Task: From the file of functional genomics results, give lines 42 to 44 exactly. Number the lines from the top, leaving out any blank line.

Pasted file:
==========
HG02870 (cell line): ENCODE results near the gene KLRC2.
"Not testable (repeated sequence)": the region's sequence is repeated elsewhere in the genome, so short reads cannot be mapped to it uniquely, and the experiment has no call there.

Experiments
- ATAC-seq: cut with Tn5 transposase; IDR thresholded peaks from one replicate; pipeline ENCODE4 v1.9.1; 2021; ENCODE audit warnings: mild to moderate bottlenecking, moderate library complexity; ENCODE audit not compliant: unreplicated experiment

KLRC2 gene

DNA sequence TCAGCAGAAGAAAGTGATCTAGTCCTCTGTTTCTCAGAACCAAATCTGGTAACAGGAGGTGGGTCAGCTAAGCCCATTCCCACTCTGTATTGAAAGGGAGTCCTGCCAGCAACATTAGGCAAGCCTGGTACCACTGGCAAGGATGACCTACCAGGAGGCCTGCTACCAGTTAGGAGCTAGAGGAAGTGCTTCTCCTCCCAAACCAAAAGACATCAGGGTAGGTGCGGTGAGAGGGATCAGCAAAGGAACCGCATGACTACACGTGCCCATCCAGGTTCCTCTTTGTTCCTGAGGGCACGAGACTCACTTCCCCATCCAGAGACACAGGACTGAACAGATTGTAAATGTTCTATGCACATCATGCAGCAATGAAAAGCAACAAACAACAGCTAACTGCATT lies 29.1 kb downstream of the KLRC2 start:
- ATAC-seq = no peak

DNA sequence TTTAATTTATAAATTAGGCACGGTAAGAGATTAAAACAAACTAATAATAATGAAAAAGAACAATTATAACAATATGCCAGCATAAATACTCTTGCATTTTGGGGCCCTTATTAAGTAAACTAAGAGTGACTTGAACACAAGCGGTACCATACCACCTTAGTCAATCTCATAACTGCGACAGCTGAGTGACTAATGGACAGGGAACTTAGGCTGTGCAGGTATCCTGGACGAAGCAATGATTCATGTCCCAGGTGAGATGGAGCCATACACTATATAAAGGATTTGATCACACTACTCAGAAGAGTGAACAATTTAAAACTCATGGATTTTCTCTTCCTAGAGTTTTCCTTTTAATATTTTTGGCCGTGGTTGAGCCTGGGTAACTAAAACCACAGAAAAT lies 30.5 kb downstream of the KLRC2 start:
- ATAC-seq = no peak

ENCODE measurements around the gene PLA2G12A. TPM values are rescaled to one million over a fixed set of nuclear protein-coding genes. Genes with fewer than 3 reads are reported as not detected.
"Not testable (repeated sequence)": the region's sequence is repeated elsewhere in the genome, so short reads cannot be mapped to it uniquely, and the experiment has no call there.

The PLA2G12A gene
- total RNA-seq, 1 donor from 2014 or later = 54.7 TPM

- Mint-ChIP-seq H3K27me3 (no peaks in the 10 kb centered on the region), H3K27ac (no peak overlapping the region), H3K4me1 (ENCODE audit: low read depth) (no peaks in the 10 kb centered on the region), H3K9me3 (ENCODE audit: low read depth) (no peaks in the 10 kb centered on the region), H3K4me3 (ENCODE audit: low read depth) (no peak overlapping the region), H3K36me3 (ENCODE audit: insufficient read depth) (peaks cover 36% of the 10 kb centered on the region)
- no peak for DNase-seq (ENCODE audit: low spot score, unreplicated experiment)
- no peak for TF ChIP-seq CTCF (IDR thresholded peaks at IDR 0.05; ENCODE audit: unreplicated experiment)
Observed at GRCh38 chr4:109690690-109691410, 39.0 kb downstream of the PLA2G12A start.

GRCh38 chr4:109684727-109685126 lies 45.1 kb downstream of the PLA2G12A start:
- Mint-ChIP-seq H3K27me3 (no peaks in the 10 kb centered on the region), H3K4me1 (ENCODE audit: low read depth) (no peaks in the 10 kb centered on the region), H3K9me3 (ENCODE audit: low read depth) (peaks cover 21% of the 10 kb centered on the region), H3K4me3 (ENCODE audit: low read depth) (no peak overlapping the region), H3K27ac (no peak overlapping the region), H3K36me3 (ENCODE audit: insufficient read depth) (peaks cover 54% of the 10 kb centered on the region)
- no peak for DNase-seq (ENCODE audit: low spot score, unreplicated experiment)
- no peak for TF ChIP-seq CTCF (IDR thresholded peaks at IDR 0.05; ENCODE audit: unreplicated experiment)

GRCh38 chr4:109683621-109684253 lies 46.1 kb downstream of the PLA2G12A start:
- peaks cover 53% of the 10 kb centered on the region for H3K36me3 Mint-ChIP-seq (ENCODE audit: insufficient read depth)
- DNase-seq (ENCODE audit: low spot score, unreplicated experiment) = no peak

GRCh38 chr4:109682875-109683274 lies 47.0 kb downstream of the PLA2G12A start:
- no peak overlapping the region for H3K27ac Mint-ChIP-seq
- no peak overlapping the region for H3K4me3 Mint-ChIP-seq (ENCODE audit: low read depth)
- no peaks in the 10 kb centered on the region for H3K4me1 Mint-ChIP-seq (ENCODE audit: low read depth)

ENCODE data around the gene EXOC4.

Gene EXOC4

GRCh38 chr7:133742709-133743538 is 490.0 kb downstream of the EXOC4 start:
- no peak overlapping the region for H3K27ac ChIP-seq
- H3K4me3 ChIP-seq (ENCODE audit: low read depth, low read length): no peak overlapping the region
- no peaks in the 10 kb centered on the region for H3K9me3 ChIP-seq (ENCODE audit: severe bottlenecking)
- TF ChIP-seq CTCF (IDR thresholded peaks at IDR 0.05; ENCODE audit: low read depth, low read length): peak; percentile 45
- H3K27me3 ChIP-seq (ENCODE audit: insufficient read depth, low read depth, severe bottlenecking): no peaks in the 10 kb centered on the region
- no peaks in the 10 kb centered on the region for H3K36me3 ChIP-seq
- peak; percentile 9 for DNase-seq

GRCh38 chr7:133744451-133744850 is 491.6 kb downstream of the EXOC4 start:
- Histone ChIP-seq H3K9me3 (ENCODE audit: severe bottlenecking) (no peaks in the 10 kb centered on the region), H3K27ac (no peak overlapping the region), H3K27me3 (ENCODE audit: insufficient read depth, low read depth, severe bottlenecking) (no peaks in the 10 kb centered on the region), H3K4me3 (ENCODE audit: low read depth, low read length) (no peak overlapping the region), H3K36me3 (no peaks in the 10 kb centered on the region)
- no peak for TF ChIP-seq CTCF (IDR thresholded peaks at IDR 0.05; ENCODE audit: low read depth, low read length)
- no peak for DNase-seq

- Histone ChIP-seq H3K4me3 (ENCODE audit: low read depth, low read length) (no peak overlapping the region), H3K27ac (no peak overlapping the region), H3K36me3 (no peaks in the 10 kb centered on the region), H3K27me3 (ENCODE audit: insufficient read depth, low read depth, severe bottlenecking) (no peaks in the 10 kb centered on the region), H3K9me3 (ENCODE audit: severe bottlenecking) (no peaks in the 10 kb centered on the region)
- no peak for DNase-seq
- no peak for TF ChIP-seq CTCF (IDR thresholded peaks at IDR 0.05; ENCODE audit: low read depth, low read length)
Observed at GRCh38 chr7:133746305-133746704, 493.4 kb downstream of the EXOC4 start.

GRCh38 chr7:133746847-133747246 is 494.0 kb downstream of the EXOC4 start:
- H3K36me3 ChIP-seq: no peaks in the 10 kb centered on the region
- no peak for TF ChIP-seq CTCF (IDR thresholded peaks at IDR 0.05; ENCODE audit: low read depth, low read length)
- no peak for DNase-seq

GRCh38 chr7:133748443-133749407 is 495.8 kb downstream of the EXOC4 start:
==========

- no peak for DNase-seq

- Histone ChIP-seq H3K4me3 (ENCODE audit: low read depth, low read length) (no peak overlapping the region), H3K27ac (no peak overlapping the region), H3K36me3 (no peaks in the 10 kb centered on the region), H3K27me3 (ENCODE audit: insufficient read depth, low read depth, severe bottlenecking) (no peaks in the 10 kb centered on the region), H3K9me3 (ENCODE audit: severe bottlenecking) (no peaks in the 10 kb centered on the region)
- no peak for DNase-seq